The ALJ found that Kallmann did not deliberately refuse to hire the former employees because of their union affiliation. The Board, however, reversed this finding thereby concluding that Kallmann violated sections 8(a)(1) and (3).
Kallmann contends that the Board's finding is not supported by substantial evidence. Moreover, he contends that where, as here, the Board disagrees with the ALJ's findings the evidence supporting the Board's determination must be stronger. This court has rejected Kallmann's second contention.
N.L.R.B. v. Tischler, 615 F.2d 509, 511 (9th Cir. 1980) (citations omitted).
The Board noted that although the ALJ discredited Kallmann's testimony regarding the hiring procedures, the ALJ nevertheless refused to draw the permissible inference that the hiring actions were taken for an unlawful reason — to conceal the reopening. Finding that Kallmann had deliberately refused to hire the former employees because of anti-union animus, the Board took a contrary view. First, Kallmann's statement that he did not intend to let the employees be represented, far from being a mere opinion, supported a finding of unlawful motive. Second, the Board found that Kallmann's "unusual" hiring procedures, which he failed to explain, were designed to conceal the availability of jobs from the former (Union) employees. Third, it also found that Kallmann made no "offers" to former employees because: (A) the offer to Pingree was itself a violation of the Act; (B) the offer of a "possible" busboy position to Wadsworth was not an offer since it was merely an "expression of a possible potential offer" which Kallmann never actualized, and in any event he knew that Wadsworth applied for the cook position; and (C) there was no basis for inferring that Kallmann offered Logan a position.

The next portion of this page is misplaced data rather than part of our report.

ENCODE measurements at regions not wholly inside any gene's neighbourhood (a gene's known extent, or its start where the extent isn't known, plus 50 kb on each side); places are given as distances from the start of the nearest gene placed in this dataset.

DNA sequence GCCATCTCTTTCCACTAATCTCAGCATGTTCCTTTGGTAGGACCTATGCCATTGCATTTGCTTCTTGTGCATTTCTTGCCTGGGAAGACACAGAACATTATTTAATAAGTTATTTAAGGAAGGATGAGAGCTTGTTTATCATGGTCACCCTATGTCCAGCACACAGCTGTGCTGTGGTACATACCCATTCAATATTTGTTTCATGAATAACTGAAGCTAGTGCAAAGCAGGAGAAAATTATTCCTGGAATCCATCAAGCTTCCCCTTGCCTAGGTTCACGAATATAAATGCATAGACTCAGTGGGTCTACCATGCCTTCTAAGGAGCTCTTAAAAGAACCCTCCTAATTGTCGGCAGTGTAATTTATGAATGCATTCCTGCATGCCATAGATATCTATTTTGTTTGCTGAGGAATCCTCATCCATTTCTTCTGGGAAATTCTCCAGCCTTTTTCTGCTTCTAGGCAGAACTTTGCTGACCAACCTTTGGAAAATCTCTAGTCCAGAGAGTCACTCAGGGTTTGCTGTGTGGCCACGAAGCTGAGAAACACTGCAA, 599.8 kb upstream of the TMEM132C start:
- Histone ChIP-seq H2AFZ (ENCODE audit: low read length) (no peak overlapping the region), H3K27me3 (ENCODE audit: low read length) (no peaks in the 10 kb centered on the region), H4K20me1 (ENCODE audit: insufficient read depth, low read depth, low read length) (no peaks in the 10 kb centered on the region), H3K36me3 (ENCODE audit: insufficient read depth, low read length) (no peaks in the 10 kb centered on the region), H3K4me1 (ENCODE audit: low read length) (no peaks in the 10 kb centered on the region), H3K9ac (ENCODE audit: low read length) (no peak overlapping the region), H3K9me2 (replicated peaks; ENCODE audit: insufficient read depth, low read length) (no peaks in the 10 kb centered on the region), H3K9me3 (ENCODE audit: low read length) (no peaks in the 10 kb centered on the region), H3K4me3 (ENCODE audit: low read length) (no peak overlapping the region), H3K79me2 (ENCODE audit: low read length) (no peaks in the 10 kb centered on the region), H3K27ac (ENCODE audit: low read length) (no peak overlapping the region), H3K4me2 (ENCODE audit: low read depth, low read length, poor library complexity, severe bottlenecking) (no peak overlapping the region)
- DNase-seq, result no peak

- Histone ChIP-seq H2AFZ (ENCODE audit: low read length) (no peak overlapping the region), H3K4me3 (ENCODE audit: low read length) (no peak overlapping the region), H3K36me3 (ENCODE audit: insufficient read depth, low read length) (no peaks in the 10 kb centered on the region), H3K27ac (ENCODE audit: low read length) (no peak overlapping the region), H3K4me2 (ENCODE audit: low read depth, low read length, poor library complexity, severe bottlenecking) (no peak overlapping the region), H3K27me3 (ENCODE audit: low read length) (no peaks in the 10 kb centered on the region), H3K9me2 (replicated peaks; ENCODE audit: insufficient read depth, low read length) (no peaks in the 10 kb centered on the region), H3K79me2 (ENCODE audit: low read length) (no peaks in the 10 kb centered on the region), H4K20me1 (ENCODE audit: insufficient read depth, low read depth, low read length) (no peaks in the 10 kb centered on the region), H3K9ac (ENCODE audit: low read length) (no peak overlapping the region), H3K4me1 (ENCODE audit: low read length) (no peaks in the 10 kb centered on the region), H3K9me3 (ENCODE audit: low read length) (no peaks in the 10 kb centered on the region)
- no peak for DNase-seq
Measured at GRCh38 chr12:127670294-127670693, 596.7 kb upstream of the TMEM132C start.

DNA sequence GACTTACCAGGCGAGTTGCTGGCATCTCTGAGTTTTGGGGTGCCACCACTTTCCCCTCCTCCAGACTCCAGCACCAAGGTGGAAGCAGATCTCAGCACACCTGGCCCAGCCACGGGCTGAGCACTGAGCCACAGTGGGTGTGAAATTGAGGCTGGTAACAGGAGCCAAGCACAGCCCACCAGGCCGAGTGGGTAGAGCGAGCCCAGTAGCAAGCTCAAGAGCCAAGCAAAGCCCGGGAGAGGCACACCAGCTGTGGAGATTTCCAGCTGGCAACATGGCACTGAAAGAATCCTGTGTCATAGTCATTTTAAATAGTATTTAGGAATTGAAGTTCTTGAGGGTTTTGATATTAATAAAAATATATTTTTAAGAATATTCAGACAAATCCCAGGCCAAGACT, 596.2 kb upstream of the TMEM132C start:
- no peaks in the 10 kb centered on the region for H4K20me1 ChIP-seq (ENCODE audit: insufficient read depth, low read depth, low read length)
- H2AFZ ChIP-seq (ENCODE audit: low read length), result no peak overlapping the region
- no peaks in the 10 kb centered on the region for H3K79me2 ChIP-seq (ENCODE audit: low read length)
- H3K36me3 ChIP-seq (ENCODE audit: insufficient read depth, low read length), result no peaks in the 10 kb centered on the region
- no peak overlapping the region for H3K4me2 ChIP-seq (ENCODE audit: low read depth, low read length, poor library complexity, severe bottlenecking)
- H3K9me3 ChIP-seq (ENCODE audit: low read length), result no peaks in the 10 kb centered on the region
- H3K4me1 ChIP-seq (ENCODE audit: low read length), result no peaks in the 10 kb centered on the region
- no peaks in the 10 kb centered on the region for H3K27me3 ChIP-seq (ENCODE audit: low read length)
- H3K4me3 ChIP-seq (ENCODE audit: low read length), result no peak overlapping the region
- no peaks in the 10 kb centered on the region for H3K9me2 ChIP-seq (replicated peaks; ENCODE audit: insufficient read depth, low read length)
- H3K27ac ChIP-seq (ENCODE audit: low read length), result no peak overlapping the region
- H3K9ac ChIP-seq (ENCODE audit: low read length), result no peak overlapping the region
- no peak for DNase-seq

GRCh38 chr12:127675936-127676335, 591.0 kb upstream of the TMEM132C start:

The Board did not disagree with the ALJ's assessment of witness credibility,
C. KALLMANN AS A SUCCESSOR EMPLOYER
When employees have a collective bargaining agreement and a change in ownership occurs, the new owner must recognize and bargain with the employees' union if the new owner is found to be a "successor employer." N.L.R.B. v. Edjo, Inc., 631 F.2d 604, 606-607 (9th Cir. 1980); Bellingham Frozen Foods, Inc. v. N.L.R.B., 626 F.2d 674, 678 (9th Cir. 1980). The new owner is a successor employer if: (A) the employer conducts essentially the same business as the former employer, and (B) a majority of the new employer's work force are former employees or would have been former employees absent a refusal to hire because of anti-union animus. Id.; Pacific Hide & Fur Depot, Inc. v. N.L.R.B., 553 F.2d 609, 611 (9th Cir. 1977). The Board found that Kallmann was a successor employer who violated sections 8(a)(1) and (5)